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Posted at: Feb 13, 2018, 12:25 AM; last updated: Feb 13, 2018, 12:25 AM (IST)

Trials of Canada, the rainbow nation

Sehdev Kumar
Is there any country that has not had some skeletons in its closet? Surely, the sign of a wise man, and of a mature country, is how it deals with those skeletons, and how it dares to acknowledge them, and heal and reconcile.

The Canadian Dream

  • The Canadian Dream may become the dream for people all over the world, because it is a dream of justice and dignity, it aspires to be woven by the free and equal will of all.
Trials of Canada, the rainbow nation
Sehdev Kumar 
Professor Emeritus, University of Waterloo, Canada

ON   the other side of the globe from India, with its population of 36 million, Canada is not much bigger than Punjab; there are, in fact, almost 40 Canadas in India. But it covers a vast landmass that is second only to Russia. When I went to Canada some 50 years ago to study physics, one rarely saw a man there with a turban, or a woman in a hijab. Women students in the universities were a miniscule minority. Women were rarely seen in politics. With its two distinct cultures — English and French — Canada was a country of 'Two Solitudes', hardly to be found on the map of the world. It was buried not only under snow but much more importantly, under the heavy weight of elephantine America on the south.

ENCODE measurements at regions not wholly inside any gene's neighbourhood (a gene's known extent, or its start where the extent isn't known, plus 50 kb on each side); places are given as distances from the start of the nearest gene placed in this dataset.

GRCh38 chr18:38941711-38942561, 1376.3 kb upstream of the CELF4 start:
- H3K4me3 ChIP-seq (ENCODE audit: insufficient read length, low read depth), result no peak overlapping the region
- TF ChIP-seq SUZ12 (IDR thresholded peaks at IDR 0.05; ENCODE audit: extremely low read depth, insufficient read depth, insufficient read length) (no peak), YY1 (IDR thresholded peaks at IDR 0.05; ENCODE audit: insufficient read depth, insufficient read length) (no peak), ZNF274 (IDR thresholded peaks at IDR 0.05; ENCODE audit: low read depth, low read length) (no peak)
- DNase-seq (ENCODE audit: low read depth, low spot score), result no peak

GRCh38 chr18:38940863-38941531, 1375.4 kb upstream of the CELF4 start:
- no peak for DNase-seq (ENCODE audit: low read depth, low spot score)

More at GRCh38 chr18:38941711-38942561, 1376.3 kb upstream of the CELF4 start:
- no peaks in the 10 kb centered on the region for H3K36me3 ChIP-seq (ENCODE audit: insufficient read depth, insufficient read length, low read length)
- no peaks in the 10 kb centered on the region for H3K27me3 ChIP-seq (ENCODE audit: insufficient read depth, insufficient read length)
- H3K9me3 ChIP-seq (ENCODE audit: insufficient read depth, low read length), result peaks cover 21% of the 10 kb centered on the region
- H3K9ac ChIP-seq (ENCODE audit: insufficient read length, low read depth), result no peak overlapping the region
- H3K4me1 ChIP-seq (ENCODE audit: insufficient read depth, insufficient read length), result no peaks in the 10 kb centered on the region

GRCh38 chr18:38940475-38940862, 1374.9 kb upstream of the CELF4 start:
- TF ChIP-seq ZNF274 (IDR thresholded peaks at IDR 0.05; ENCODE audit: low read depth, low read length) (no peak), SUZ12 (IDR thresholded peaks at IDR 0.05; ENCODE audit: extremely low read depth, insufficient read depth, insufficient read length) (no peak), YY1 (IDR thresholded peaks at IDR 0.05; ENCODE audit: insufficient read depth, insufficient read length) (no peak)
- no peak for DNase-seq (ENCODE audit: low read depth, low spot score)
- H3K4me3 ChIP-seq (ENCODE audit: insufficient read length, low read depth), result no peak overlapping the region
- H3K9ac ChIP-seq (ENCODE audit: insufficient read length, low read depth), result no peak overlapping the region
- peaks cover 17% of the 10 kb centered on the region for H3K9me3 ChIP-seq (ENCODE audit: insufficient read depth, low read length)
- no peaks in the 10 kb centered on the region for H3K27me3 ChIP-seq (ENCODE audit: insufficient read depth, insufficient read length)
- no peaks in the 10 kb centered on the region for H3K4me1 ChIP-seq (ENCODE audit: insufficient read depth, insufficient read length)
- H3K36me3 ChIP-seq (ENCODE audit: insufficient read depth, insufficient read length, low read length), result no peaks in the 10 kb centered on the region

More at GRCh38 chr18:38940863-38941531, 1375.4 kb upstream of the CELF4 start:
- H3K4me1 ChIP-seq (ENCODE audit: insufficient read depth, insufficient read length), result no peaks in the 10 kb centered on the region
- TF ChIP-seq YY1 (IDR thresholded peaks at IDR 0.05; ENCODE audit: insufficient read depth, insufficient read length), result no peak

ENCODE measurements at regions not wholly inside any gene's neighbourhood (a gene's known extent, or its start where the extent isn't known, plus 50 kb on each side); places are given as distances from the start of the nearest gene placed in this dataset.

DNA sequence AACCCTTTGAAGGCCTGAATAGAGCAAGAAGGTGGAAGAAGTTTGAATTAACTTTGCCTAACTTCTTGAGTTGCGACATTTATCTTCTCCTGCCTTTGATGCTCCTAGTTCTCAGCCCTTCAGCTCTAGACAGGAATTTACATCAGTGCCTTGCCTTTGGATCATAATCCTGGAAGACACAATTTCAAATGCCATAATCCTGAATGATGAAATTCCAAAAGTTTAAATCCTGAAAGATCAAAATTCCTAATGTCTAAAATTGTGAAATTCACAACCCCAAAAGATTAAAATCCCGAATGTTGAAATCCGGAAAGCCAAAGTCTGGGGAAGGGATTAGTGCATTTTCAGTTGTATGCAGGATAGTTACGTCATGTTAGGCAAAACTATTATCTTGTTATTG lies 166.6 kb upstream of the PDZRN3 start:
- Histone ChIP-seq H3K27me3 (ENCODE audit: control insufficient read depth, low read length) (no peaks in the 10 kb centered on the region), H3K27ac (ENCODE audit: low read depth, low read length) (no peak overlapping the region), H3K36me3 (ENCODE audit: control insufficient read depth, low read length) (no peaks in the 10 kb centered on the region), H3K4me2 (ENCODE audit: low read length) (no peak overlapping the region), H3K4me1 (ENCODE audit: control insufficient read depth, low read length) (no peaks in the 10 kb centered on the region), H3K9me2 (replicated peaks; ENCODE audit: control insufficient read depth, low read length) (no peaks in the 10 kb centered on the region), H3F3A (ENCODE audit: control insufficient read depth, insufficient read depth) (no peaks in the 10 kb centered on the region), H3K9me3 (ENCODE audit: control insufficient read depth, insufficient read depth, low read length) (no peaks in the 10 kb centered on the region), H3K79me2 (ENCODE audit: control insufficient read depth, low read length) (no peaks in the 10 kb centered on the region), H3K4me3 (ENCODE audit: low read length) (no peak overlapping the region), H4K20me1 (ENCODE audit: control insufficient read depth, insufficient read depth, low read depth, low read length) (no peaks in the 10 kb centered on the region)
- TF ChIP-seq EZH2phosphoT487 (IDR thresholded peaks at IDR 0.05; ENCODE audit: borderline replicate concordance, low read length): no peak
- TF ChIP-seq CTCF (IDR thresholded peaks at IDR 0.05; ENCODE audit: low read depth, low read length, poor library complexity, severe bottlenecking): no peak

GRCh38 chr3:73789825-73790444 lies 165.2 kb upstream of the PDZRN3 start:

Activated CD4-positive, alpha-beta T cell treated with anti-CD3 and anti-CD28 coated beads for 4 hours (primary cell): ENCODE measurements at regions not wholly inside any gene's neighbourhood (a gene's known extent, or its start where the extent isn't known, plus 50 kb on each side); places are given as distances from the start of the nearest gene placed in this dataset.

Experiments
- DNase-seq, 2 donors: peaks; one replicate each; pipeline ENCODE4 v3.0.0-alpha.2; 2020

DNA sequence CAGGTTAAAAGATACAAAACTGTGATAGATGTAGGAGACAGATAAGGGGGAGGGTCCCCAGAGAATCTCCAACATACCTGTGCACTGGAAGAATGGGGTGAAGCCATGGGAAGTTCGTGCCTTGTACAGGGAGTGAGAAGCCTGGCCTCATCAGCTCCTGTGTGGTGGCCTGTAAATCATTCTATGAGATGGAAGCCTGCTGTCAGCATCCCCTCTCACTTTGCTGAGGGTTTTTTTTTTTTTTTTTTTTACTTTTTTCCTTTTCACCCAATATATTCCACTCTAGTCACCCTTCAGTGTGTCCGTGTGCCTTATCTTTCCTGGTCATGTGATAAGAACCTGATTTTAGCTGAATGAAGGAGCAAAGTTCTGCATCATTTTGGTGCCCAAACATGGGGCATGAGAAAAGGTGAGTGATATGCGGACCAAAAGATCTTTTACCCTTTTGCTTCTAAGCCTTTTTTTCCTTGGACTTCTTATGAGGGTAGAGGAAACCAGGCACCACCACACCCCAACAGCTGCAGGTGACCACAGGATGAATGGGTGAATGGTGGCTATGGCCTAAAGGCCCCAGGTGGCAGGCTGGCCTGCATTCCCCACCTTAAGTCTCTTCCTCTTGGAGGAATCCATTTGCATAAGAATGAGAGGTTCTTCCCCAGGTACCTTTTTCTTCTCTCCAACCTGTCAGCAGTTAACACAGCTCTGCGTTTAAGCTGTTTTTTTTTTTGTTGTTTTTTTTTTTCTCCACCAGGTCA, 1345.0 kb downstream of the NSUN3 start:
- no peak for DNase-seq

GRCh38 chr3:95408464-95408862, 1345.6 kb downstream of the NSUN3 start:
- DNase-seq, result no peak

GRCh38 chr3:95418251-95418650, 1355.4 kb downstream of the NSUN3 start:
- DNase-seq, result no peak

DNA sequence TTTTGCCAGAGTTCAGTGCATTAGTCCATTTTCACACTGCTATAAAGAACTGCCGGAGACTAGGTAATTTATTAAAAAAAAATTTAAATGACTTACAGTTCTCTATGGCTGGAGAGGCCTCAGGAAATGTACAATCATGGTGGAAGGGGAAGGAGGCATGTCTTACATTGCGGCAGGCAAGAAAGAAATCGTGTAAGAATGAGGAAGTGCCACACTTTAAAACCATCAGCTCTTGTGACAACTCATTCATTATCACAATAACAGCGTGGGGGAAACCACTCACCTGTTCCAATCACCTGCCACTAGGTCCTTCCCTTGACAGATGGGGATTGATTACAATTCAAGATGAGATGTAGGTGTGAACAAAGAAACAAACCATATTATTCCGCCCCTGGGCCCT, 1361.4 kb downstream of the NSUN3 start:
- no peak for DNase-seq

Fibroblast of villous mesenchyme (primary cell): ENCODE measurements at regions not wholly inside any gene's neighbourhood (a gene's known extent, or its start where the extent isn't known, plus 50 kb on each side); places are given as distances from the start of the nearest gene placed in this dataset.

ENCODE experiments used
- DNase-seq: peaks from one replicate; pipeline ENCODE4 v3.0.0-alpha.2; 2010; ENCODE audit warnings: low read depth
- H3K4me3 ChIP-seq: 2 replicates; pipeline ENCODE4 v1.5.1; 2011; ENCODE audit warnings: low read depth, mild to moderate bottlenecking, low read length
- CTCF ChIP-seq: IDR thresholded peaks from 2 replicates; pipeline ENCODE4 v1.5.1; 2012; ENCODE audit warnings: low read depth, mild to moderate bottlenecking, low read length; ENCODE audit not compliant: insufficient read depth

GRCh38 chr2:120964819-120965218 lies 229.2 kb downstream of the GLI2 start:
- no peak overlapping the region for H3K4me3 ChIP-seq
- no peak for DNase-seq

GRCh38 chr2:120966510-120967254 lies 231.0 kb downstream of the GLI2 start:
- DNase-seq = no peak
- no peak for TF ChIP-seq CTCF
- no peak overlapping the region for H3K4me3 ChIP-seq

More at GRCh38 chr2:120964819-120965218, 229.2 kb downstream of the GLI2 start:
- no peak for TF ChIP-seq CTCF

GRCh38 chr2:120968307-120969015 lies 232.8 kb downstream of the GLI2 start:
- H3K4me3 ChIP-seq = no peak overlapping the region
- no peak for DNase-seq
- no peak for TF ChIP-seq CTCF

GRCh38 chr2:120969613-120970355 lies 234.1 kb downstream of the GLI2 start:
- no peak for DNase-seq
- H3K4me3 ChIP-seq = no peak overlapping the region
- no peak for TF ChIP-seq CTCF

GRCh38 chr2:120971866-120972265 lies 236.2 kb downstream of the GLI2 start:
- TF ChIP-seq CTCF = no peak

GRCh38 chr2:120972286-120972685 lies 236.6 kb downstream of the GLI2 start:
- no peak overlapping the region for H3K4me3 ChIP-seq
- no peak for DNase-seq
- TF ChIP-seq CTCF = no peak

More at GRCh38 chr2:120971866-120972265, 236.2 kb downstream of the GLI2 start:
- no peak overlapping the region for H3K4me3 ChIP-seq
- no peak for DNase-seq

All that has been slowly changing, sometimes quite dramatically. Now the Minister of Defence in Canada is a Sikh; the Minister of Immigration, Refugees and Citizenship is a Muslim immigrant from Somalia; the Minister of Justice is an indigenous 'Indian' woman; half the federal cabinet comprises women. Almost 60 per cent students in Canadian universities are women. And almost 60 per cent people in the city of Toronto were not born in Canada. 

The 'Canadian Dream', as a 'mosaic', 'a salad bowl', is very distinct from the 'American Dream' of a 'melting pot'. The Canadian Dream, through its universal healthcare, old age pension, multiculturalism, and generous welfare programmes and rigorous commitment to human rights and freedoms for all is defining an ever-evolving sense of social justice, compassion and dignity for the world for the 21st century.